Khost, Afghanistan — A Taliban prisoner named Mohammed Nazir is brought into the warden’s office here in ankle cuffs and seated on the couch next to me. He is wary but articulate about what ails his country. “The major problem is our justice system. It is corrupt,” he says. And he’s right.
The Taliban’s greatest asset has been its ability to provide quick justice in a country shattered by war and corruption. It was the recruiting card for Afghans such as Nazir, a 31-year-old mullah with a long black beard and incongruously sparkling white teeth, who was convicted of helping plant roadside bombs.
Here lies the biggest challenge for America as it begins to reduce forces in Afghanistan. The U.S. must help the Afghan government provide justice and other basics of governance in the Pashtun areas where the Taliban took root. An old Pashtun proverb says that “a country without law is a jungle,” and if the jungle remains, the Taliban wins.
I had a glimpse last week of some new U.S. efforts to fill the vacuum, in visits to Khost near the eastern border and Baghlan province in the far north. I came away impressed by these projects, but wishing they had begun years ago, at the beginning of the 10-year war in Afghanistan. Now, with American patience exhausted and U.S. combat power on the decline starting this month, there may not be enough time.
The trip to Khost was arranged by Brig. Gen. Mark Martins, who heads a new Rule of Law Field Force. He’s one of the Army’s stars — West Point, Rhodes Scholar, Harvard Law and part of Gen. David Petraeus’ inner circle in Iraq and Afghanistan. To visualize the justice problem, Martins displayed the 88 Afghan districts without government prosecutors and the 117 without judges. The map is very similar to that of the Taliban’s strongholds.
It’s clear in Khost that the U.S. has some worthy Afghan allies, as well as antagonists such as Nazir. The most impressive colleague was Lt. Mohammed Zareem, a local police commander who was the hero of a May 22 assault. Four Taliban wearing suicide vests had seized a police building and captured four cops. Zareem and a five-man Afghan police team, partnered with three U.S. soldiers, rescued the hostages, killed the suicide bombers and defused a car bomb outside. Zareem carried a wounded American sergeant away from the building under fire and was shot twice. “That was my job,” he says.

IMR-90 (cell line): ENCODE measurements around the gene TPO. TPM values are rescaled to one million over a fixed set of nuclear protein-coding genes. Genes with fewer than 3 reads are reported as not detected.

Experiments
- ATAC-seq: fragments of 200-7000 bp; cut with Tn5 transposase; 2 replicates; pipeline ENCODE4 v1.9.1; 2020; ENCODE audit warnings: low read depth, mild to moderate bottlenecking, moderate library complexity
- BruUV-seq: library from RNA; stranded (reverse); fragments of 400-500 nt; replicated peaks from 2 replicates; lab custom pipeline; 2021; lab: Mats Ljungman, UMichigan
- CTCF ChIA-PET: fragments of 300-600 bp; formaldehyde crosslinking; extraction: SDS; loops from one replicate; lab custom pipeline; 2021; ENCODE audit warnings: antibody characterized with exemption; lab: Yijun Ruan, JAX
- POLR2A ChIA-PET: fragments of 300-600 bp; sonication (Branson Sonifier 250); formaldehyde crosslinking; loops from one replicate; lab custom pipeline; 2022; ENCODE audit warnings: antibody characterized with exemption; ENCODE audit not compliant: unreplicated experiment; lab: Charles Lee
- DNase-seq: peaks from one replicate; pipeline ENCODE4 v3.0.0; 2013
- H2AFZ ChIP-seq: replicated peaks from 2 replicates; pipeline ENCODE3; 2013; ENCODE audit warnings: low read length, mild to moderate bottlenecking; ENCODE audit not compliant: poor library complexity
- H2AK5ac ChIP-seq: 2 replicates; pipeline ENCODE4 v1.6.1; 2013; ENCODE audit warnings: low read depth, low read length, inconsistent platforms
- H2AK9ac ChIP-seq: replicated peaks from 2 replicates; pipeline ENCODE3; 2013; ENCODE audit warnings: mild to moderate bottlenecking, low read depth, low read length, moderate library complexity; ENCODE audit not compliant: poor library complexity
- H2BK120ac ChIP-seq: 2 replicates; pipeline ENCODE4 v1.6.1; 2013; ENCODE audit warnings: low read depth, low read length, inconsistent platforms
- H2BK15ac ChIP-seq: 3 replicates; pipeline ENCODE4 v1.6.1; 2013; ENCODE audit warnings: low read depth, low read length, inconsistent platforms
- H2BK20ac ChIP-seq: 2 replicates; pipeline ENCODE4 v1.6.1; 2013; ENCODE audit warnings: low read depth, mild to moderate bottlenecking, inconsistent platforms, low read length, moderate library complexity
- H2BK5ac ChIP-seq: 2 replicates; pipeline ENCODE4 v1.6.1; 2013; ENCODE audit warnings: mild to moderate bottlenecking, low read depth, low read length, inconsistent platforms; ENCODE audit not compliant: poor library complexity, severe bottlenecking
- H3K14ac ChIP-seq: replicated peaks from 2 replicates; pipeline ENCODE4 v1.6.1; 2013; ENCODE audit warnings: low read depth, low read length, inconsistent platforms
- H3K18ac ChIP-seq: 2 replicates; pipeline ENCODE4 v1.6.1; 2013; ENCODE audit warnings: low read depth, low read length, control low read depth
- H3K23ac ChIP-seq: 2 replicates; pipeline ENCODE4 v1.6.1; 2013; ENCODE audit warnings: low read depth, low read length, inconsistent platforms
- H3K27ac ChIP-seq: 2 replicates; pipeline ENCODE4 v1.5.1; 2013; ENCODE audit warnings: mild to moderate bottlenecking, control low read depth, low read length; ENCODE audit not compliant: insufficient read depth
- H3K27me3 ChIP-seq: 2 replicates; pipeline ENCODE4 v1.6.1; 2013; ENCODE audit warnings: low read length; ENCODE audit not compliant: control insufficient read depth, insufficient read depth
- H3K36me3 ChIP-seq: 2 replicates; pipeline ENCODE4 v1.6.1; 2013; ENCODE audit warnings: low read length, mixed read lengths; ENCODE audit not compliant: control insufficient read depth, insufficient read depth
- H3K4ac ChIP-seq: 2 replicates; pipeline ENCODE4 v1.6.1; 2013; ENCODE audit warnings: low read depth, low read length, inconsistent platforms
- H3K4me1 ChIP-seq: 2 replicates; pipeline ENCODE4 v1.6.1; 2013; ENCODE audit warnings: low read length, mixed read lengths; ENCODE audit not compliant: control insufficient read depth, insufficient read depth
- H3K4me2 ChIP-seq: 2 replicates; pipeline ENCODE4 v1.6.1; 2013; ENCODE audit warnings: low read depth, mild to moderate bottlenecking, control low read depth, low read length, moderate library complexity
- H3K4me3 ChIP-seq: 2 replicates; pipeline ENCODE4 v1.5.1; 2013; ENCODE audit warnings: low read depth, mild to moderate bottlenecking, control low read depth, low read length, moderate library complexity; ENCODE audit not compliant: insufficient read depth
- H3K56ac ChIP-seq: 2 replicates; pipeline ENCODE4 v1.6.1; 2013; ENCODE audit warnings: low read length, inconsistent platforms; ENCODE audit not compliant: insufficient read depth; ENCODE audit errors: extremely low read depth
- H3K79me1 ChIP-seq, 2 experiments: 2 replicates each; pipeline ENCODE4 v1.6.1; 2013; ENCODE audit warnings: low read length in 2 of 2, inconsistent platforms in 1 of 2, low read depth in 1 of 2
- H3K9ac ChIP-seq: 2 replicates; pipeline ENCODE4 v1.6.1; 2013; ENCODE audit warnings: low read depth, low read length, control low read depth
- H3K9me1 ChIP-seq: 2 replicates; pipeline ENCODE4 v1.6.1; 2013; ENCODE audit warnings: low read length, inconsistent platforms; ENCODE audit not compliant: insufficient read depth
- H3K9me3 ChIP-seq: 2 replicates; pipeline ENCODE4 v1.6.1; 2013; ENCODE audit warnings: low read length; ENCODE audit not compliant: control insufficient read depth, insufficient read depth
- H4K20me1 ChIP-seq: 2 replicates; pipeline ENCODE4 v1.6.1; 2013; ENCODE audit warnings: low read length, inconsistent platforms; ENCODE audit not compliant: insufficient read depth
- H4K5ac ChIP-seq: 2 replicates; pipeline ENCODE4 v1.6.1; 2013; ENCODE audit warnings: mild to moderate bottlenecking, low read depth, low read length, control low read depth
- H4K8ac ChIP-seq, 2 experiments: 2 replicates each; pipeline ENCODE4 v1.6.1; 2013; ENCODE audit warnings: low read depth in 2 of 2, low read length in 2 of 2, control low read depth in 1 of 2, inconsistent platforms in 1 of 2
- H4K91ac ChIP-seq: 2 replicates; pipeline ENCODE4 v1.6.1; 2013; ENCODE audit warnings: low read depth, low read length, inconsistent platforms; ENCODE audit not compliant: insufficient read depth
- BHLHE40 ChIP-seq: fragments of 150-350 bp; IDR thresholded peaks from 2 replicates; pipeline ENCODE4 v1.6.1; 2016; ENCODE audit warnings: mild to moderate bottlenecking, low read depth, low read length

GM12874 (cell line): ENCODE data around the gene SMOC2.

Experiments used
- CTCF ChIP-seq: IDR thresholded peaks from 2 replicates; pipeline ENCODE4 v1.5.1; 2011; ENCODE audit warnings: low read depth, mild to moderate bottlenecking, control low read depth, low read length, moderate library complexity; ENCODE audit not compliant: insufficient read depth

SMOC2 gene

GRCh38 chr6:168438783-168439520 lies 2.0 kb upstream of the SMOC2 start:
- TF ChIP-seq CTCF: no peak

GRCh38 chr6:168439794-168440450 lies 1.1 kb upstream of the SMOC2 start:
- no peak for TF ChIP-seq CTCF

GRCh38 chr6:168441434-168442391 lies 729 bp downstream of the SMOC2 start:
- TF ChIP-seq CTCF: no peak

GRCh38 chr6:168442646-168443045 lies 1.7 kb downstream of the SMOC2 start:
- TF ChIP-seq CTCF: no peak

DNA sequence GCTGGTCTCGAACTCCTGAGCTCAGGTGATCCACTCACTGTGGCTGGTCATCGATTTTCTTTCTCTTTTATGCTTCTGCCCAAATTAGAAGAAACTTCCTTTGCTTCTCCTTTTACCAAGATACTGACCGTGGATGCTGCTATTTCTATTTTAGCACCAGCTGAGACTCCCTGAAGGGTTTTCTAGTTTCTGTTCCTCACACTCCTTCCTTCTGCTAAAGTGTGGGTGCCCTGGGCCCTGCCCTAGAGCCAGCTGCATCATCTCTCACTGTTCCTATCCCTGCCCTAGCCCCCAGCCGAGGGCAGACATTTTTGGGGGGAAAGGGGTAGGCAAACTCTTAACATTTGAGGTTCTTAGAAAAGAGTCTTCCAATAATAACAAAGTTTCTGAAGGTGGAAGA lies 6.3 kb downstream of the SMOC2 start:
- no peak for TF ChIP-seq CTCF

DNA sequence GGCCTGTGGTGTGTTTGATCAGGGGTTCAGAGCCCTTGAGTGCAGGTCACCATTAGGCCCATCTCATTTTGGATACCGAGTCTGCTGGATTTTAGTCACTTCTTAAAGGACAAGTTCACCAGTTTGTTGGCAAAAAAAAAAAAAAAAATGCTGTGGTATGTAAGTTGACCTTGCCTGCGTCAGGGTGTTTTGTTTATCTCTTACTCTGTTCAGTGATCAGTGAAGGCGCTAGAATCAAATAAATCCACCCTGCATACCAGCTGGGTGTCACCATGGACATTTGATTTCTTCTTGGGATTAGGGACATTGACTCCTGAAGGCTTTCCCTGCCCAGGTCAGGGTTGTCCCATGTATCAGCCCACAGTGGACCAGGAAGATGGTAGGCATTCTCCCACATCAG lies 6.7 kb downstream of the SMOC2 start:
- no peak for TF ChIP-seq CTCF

You often hear stories about poor performance by Afghan soldiers and police, but Zareem’s tale made me think again. Working closely with U.S. mentors, such as Col. Chris Toner, the commander of U.S. forces in Khost, the Afghans are performing better.
In Baghlan, I saw another attempt to fill the local governance gap. Lt. Gen David Rodriguez, the deputy to Petraeus, was making a farewell tour to the north. In the village of Gaji, he met a former Taliban fighter named Noor ul-Hak, who joined the “reintegration” program and now heads a nearly 300-man unit of a new program called the Afghan Local Police.
The scene was something out of a counterinsurgency manual. The 6-foot-5 Rodriguez sat on the floor next to the spindly former insurgent, flanked by U.S. Special Forces soldiers who have been living rough in this valley, mentoring Hak and the other ALP recruits nominated by local tribal leaders. With their bushy beards and faces weathered by the sun, the Special Forces operatives might be mistaken for tribesmen themselves.
The enemy out here is the corrupt and incompetent Afghan government, as much as the Taliban. “The government is supposed to solve problems, but it’s the opposite, they create problems.” Hak said, with Rodriquez nodding assent. Indeed, that very week, he had pushed the Afghan interior minister to fire the Baghlan provincial chief of police. The hope is that the ALP, which will eventually have 100 branches, can work through tribal elders to build local security where the government can’t, or won’t. But it’s a tricky business. Hak’s tribe may be pleased to see him wielding power with American support, but other local tribes are not.
Rodriguez, who’s finishing his second tour here and, like Petraeus, will be leaving Afghanistan this month, says his main regret is that the U.S. didn’t implement its current strategy faster. “When I first got here, I didn’t know 10 percent of what I needed,” he explains. “We poured money in here without the proper governance systems.” The U.S. has learned lessons, but late in the game.